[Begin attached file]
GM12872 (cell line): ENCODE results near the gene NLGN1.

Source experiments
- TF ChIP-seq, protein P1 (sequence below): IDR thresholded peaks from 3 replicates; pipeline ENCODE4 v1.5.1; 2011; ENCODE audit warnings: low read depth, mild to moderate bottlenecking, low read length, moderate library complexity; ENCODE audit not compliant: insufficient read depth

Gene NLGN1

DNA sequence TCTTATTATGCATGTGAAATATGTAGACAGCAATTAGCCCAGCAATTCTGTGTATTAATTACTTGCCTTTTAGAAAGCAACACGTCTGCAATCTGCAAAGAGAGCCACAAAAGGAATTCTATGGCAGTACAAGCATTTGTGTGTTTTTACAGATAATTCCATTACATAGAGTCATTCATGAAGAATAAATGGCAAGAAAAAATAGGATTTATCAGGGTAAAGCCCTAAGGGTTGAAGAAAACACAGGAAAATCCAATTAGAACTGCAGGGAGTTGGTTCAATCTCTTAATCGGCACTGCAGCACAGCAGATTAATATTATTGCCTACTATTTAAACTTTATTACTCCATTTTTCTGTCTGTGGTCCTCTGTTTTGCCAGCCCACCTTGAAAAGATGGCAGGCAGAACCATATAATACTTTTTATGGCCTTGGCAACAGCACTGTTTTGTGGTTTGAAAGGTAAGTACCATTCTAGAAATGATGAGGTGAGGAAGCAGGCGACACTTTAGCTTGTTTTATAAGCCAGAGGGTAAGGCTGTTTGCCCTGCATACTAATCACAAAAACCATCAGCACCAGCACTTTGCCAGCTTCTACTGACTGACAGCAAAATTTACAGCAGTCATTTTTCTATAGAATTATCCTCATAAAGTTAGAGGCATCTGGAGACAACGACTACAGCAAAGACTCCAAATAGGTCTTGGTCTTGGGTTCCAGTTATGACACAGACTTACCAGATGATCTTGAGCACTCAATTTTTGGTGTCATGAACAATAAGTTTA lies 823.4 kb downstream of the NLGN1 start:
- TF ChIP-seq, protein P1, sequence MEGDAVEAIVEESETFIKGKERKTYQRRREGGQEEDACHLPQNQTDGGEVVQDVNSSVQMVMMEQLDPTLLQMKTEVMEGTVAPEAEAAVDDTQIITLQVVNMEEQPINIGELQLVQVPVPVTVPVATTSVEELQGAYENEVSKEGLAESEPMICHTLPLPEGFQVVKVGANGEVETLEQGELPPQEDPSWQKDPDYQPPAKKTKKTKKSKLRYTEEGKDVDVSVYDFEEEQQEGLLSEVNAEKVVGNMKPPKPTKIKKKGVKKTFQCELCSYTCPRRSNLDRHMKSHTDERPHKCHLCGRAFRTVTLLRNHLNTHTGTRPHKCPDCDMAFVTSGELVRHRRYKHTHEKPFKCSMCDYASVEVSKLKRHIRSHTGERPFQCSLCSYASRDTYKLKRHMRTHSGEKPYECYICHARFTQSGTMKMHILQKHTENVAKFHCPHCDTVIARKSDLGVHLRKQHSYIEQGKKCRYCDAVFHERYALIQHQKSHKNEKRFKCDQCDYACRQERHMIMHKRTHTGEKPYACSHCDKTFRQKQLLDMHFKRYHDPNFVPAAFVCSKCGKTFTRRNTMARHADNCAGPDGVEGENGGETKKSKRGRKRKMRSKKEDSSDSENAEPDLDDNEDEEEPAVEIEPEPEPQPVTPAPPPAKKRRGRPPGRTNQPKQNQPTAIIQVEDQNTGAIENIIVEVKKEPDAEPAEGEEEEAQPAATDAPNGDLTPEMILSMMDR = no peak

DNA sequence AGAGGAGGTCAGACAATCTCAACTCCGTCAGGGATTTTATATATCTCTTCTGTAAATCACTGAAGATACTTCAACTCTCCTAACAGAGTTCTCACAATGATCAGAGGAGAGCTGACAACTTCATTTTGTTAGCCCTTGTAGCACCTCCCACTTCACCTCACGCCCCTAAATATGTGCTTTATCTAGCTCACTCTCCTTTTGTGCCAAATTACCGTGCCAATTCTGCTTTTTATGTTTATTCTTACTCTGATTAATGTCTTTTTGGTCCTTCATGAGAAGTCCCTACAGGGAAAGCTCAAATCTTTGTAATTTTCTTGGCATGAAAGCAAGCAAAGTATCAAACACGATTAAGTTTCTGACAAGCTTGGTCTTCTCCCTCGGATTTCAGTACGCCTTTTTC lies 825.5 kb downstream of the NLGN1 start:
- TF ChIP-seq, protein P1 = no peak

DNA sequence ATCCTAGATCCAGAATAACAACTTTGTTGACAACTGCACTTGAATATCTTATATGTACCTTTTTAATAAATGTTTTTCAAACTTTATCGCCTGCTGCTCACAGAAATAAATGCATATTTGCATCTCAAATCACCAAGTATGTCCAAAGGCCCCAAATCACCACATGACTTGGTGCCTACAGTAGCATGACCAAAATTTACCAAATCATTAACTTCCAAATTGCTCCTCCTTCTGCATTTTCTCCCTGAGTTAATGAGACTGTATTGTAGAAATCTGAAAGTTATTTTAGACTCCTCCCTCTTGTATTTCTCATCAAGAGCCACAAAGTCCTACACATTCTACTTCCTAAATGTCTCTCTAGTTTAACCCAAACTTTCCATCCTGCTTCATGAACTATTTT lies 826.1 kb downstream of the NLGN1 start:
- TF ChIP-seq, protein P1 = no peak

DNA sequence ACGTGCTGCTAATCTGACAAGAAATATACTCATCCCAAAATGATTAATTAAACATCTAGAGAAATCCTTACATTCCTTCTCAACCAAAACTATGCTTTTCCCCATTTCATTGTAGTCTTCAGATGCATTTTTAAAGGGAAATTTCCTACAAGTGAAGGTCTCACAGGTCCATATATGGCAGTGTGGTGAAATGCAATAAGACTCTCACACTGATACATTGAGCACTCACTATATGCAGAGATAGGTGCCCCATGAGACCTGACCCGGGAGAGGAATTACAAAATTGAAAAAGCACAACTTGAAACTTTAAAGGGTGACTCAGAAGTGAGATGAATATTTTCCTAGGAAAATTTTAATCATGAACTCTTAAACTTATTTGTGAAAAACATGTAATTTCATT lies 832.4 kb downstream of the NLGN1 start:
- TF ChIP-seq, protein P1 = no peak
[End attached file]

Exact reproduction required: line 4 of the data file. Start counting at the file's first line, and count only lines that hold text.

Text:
Gene NLGN1